He spoke about a couple of his patients and their particular cases. One lady would forget who he was if he left the room for over a minute. She knew she liked watching Eastenders and she remembered how to make a cup of tea. When she was given a mobile phone she was able to learn how it worked. When asked later she'd claim not to know what the phone was. But as soon as she got a reminder on it to make a cup of tea she picked it up, acknowledged the message, and went off to the kettle. Clearly the part of her memory that performed tasks was fine but the part that could relate them was damaged.
This brought Dr Jansari to an interesting point. He divested me of my notion that long term memory consists of remembering things from years back or one's youth. Short term memory relates to what you're doing right there, right then. Long term memory begins as soon as you stop doing that thing. I was working this morning and I went to the shop to buy a paper and some crisps about an hour ago. That stuff is now in my long term memory.
Another patient had developed, after an accident, prosopagnosia. An inability to recognise faces. Shown a picture of, then PM, Tony Blair he had no idea who he was. Quite a lot of you would probably think this a good thing. But this wasn't a protest against the Iraq war. He simply had no idea who he was. Shown a famous photo of Marilyn Monroe it took him about seven seconds to identify her. I chose the word identify rather than recognise for a reason. People with this condition simply look for clues. He knew in his mind Marilyn Monroe had blonde hair and big red lips. The person in the photo had the same. Essentially it was a lucky guess. None of us are above it but few of us have to resort to it so often.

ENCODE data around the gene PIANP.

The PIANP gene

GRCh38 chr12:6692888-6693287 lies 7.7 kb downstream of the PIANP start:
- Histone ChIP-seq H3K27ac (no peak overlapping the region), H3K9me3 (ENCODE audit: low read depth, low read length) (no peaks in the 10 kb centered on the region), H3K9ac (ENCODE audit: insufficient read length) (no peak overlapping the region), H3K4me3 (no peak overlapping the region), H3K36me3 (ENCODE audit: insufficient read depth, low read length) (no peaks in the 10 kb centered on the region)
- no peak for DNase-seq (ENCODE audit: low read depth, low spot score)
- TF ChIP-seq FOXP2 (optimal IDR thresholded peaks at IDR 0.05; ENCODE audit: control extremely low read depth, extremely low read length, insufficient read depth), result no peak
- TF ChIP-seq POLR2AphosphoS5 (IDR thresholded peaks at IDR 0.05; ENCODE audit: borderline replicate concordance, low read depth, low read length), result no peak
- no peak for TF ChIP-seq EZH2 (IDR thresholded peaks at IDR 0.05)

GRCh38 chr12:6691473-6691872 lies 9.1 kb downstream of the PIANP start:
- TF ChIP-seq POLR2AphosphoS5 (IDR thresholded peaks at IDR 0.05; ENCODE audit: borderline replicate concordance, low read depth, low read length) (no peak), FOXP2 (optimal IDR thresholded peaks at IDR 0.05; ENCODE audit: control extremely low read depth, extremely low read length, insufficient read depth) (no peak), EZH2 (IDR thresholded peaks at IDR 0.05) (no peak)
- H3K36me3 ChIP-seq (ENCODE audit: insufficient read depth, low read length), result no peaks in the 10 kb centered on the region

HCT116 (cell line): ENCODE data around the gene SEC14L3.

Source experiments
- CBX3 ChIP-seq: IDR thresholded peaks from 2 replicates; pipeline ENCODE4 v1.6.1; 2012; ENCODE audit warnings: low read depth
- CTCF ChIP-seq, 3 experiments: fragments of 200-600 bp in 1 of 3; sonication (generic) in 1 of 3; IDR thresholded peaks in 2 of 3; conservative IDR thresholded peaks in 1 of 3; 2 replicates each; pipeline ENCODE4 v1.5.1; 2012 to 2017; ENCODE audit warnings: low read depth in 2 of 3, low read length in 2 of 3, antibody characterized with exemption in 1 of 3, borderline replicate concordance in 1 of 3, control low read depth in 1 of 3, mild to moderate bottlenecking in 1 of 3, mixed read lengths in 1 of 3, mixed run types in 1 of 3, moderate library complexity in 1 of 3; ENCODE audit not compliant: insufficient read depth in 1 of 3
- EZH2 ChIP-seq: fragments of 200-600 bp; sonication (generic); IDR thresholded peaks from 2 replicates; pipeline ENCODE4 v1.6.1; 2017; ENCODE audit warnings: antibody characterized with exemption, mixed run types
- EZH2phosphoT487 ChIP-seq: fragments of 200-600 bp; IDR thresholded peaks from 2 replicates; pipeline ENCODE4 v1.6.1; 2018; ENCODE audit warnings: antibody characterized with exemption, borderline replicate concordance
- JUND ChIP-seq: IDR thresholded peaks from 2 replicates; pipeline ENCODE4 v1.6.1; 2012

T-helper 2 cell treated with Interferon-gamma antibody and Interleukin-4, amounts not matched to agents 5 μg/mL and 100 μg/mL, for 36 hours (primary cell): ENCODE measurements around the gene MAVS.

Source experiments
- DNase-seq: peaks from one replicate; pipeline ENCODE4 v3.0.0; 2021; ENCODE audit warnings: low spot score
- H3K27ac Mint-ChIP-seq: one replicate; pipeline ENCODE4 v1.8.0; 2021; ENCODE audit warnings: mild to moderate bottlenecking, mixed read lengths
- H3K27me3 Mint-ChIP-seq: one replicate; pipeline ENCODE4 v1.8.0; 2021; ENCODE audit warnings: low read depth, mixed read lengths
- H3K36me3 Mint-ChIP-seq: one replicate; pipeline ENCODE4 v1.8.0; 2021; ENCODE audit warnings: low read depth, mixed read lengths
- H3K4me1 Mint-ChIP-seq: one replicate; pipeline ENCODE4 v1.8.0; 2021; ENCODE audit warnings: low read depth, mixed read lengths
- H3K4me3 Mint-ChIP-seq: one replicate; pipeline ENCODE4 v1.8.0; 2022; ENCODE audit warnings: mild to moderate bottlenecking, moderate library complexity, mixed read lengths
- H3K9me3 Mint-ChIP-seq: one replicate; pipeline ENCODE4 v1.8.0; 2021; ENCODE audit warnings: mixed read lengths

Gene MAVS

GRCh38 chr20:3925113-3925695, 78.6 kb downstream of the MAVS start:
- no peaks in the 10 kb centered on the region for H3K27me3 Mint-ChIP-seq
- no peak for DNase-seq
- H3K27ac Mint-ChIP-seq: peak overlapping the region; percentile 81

Accidents and head trauma made up a fair part of the talk. From the US athletes retiring in their thirties as millionaires but with dementia from continued bangs to the head to Fred West and Mohammed Emwazi (better known as Jihadi John) who both received severe head injuries in their youth and changed from normal youngsters to the infamous murderers they eventually became.
Clearly not everyone who gets clattered on the bonce by a cricket ball is going to start beheading infidels or raping and murdering their own family but it does suggest further research into this area could be massively beneficial to humanity as a whole. Even if these two, rather stark, examples are more correlation than causation it'd make sense to do the research and try to find out.
A talented and enthusiastic speaker Dr Jansari made a great advocate for the importance of the work done in the fields of neuroscience and neuropsychology. I doubt many would argue. Towards the end he moved into the fields of meditation and mindfulness which I find a little more problematic. The tiniest hint of religiosity and I'm out. If he was, as I think, talking about spending time entirely in the moment, focused on the thing you're doing right there and then, I think he's on to something. I don't see why an industry needs to be built round it. I think it's something we can all take time out to do occasionally and I hope that I do do that.
Thinking about 9,200,000,000 nerve cells hardly relaxes the brain but coming along to these enlightening, interesting, and fun Skeptics talks certainly gives it a good workout. As I strolled back to Cutty Sark DLR station in the crisp, autumnal air I really felt the benefit of that workout.